BG Radia LA-550 In-Wall Speaker System Page 2
Currently occupying my (otherwise orderly) living room are three BG Radia LA-550 two-way in-wall speakers for the left, center, and right channels. The LA-550 is a hybrid cone/planar speaker with four 5.25-inch bass/midbass cone woofers coupled with six BG Neo8 wideband planar drivers arranged in a line-array configuration. The LA-550 is 73.25 inches tall, 7.06 inches wide, and shallow enough (3.69 inches deep) to fit in a standard residential wall. BG offers and recommends back boxes for the LA-550 ($169 each).
The SS-303 in-wall bipole surround speaker is a three-way design with two 8-inch woofers. It also houses two BG Neo10 wideband planar drivers and two Neo3 planar ribbon tweeters that face outward at a 45-degree angle to create a diffuse surround soundfield.
Four BG Radia BGX-S6B inwall subwoofer modules fill in the deep bass. A BGX-A2 power amp with 600 watts times two provides the sub’s power.
For my testing, I mounted the five main speakers in stud-bay-sized enclosures against the walls. I tried several placement options for the subwoofers before I decided to place them against my living room’s side and rear walls.
Heading up the system was a Yamaha RX-V3900 A/V receiver rated at 140 watts times seven. I wouldn’t hesitate to feed the BG Radia speakers more power (lots more, up to 300 watts per channel). But since the speakers have a rated sensitivity of 92 decibels, 140 watts was plenty in my room. To get the best from high-end speakers, you often need to buy new electronics, but the BG Radia LA-550s were quite compatible with the Yamaha AVR.
Cue Up Some Magic
The moment you cue a disc on the BG Radia system, you know you’re listening to a unique loudspeaker and a different kind of sound presentation. One of my first impressions was a heightened sense of transparency and resolution, as if a barrier between me and the music had been peeled away. But that impression went beyond these sometimes overused and vague descriptors. James Taylor’s “Line ’Em Up” from his Hourglass album (stereo SACD, Sony Records) had a sound of stark realism, especially the sound of Taylor’s voice. In truth, I have no idea what Taylor’s voice really sounds like; I’ve never met him or spoken with him. Still, I intuitively know what I expect a human voice to sound like, and his voice sounded natural, uncolored, and stunningly real. It’s as if the speakers and room had disappeared and he was in the room speaking directly to me. It was the same with other vocalists. The delicate and often-elusive details in Melody Gardot’s voice in “Baby I’m a Fool” (CD, Verve Records) were unmistakably clear, as if nothing existed between my ears and her voice.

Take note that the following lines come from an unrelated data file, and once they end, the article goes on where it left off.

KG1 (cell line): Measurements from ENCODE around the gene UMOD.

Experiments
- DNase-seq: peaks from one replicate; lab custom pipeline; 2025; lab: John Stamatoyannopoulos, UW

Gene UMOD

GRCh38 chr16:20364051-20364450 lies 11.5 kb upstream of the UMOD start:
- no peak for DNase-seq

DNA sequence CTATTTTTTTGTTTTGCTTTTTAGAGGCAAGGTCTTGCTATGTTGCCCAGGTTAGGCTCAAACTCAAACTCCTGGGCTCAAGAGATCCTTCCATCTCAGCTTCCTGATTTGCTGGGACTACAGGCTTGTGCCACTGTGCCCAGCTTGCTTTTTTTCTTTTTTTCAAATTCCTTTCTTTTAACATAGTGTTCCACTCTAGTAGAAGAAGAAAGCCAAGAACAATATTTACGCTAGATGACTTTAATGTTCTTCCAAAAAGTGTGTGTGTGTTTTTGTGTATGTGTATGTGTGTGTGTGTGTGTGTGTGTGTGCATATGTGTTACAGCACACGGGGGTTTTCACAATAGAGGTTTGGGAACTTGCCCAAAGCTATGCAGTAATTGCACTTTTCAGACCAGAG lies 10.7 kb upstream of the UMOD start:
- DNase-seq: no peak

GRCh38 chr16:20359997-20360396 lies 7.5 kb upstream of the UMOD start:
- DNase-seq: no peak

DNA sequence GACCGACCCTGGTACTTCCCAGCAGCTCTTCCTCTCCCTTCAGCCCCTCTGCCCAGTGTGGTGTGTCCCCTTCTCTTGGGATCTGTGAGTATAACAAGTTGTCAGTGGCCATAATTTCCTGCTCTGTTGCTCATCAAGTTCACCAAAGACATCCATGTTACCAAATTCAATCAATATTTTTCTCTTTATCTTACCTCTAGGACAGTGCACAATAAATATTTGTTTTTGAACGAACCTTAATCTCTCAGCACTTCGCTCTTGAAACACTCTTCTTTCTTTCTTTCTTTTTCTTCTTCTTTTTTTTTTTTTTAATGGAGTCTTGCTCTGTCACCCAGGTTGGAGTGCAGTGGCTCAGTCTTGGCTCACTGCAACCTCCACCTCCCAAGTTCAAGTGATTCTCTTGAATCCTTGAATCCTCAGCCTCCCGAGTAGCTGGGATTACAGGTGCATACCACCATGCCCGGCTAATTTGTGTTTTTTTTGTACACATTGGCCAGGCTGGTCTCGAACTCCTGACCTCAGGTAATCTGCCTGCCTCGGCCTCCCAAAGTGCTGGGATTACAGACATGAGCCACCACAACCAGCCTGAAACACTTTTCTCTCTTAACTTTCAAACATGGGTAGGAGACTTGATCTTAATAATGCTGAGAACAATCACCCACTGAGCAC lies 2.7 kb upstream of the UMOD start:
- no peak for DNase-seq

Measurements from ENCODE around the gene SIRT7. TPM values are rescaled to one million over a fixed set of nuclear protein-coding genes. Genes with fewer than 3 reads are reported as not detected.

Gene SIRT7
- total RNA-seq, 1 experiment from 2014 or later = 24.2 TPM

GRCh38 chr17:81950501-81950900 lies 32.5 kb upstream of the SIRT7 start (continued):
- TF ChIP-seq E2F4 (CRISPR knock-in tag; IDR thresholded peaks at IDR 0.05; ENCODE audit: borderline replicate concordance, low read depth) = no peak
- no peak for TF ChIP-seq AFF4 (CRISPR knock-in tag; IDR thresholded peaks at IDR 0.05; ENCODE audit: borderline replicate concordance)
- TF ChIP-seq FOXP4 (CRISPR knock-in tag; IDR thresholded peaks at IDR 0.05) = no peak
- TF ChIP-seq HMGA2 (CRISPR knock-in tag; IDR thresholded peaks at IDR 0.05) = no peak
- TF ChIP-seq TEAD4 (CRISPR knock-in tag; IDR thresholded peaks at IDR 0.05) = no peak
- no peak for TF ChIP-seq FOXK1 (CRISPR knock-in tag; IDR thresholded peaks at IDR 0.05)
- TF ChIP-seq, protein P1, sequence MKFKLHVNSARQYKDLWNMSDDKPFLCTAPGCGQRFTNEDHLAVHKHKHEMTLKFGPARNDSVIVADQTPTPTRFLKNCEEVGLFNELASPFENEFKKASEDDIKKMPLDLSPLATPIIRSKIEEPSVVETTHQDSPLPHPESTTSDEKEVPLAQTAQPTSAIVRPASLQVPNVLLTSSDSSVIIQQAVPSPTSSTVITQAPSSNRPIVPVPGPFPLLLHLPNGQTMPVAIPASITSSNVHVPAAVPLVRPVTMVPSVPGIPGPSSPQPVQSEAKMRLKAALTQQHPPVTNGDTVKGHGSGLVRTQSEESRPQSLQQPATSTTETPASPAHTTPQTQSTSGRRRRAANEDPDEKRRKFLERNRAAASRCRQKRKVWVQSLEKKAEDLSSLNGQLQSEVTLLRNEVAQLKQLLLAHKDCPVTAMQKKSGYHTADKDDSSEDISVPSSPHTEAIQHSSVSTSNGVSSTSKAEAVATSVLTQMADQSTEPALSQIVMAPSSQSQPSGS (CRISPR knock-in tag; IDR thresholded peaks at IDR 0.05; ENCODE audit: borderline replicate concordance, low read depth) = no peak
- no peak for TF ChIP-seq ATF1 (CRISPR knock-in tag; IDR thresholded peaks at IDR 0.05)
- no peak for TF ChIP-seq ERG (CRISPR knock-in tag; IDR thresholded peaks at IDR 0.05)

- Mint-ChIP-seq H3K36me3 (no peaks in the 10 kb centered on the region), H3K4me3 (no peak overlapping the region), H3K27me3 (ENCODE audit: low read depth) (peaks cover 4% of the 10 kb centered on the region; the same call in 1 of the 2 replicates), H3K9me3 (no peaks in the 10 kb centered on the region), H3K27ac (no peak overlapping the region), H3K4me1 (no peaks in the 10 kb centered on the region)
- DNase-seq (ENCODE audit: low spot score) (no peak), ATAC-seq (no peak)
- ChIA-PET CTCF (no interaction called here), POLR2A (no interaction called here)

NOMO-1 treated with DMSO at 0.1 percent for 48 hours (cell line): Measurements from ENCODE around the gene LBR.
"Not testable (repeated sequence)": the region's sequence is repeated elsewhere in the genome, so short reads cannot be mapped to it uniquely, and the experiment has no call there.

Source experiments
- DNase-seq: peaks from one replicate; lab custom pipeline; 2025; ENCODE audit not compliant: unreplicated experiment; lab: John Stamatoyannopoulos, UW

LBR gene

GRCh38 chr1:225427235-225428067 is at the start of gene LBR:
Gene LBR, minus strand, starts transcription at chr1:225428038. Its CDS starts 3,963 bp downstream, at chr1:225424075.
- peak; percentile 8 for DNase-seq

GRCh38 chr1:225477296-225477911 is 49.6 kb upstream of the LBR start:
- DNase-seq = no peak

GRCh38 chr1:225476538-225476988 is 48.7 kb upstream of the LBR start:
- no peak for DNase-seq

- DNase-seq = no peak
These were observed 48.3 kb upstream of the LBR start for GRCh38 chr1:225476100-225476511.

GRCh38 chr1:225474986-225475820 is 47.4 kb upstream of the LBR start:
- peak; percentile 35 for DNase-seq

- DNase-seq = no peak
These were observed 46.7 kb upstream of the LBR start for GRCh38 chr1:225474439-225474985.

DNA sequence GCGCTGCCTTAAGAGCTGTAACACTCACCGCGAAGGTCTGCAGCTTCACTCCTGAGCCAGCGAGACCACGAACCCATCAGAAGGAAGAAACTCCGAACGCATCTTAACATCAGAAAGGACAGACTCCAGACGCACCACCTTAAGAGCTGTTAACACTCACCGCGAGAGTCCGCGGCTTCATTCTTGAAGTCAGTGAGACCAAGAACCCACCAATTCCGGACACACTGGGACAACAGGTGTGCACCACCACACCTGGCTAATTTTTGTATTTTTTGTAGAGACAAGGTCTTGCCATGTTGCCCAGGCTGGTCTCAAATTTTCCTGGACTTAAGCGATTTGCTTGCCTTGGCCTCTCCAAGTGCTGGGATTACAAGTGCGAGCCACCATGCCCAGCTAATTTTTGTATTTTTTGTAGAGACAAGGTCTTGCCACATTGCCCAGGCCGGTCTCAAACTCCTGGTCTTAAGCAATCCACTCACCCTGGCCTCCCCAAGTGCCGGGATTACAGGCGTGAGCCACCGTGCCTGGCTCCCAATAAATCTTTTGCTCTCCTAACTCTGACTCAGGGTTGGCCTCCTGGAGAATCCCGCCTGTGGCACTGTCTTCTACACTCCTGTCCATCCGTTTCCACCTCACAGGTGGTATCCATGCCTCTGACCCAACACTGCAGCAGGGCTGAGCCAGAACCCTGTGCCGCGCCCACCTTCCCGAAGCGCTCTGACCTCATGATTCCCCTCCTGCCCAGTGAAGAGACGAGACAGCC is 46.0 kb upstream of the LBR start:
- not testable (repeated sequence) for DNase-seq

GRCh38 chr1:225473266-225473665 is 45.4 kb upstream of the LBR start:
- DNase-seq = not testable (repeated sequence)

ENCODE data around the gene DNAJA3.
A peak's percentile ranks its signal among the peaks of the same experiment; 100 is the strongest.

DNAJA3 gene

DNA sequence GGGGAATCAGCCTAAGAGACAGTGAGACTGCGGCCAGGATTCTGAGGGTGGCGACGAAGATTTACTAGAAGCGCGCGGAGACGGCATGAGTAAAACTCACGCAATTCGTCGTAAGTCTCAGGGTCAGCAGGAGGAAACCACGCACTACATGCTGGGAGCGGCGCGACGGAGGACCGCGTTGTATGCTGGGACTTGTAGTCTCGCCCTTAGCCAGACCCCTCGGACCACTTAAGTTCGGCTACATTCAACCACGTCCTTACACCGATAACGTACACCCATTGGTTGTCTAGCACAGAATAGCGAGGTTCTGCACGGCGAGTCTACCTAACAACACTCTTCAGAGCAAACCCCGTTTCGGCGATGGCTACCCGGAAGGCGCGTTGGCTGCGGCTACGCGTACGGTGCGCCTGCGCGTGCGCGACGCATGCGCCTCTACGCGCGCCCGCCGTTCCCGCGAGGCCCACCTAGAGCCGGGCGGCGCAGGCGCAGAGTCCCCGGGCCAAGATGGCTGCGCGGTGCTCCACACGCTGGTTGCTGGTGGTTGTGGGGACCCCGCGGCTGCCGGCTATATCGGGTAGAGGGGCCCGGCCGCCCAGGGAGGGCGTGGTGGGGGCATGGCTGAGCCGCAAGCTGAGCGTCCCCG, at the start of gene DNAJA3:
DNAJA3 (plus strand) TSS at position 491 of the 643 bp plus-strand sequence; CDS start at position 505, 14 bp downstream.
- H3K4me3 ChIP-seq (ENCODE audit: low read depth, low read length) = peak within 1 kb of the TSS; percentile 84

Transparency, resolution, and a very natural sound quality are standard fare for planar magnetic drivers. The sound is very close to the sound of live musical instruments, particularly acoustic guitar and percussion instruments. The dueling guitars in Chet Atkins and Jerry Reed’s “Vaudeville Daze” (CD, Columbia Records) sounded pinpoint clear and crisp, particularly the guitar riffs.
Human hearing has a finely tuned sense of the differences between live and reproduced sound, and the BG Radia planar magnetic drivers came eerily close to fooling my ear. Musical details sounded crisp, and it was easy to separate various musical elements in the LA-550’s large soundstage. With two-channel sources, the center image was so convincing that I felt compelled to check that the center-channel speaker wasn’t playing.
Audiophiles prefer various characteristics in a sound system, but certainly a palpable sense of realism is near the top of the list.
If a sound system is transparent enough, it will reveal many things about a recording—some good and some maybe not so good. Many audiophiles consider this a badge of honor. A case in point is Koop, a Swedish electronic jazz band that performs an eclectic mix of big band music and Caribbean steel drums, with a dash of Steely Dan–type percussion thrown in. I recently picked up a used copy of Koop Islands (CD, Diesel Music AB) after I heard it on the radio. It’s great music with real toe-tapping rhythms and good vocals. But the electronic nature of the recordings, assembled from digitized music samples, became quickly apparent when I listened to it on the BG Radia system. The sense of space and air you commonly hear from acoustic instruments was noticeably absent. It wasn’t disappointing to listen to; it just revealed the speakers’ capabilities.
My living room is littered with CDs, DVDs, and SACDs I’ve listened to on the BG Radia system, but surprisingly, the most impressive music source I heard was analog. I connected my recently tuned-up Teac reelto-reel deck (circa 1980) and played a few tapes of some classic direct-to-disc LPs I recorded years ago. I recorded them at high speed and played the records wet—a technique where you play the record with cleaning solution on the surface while it’s being recorded. When done properly, this technique lubricates the grooves, eliminates most of the surface noise, and ensures a quiet recording. The tapes sounded so clean, it was easy to mistake them for a high-quality digital recording. The warmth and texture of a good analog recording came through clearly on the BG system.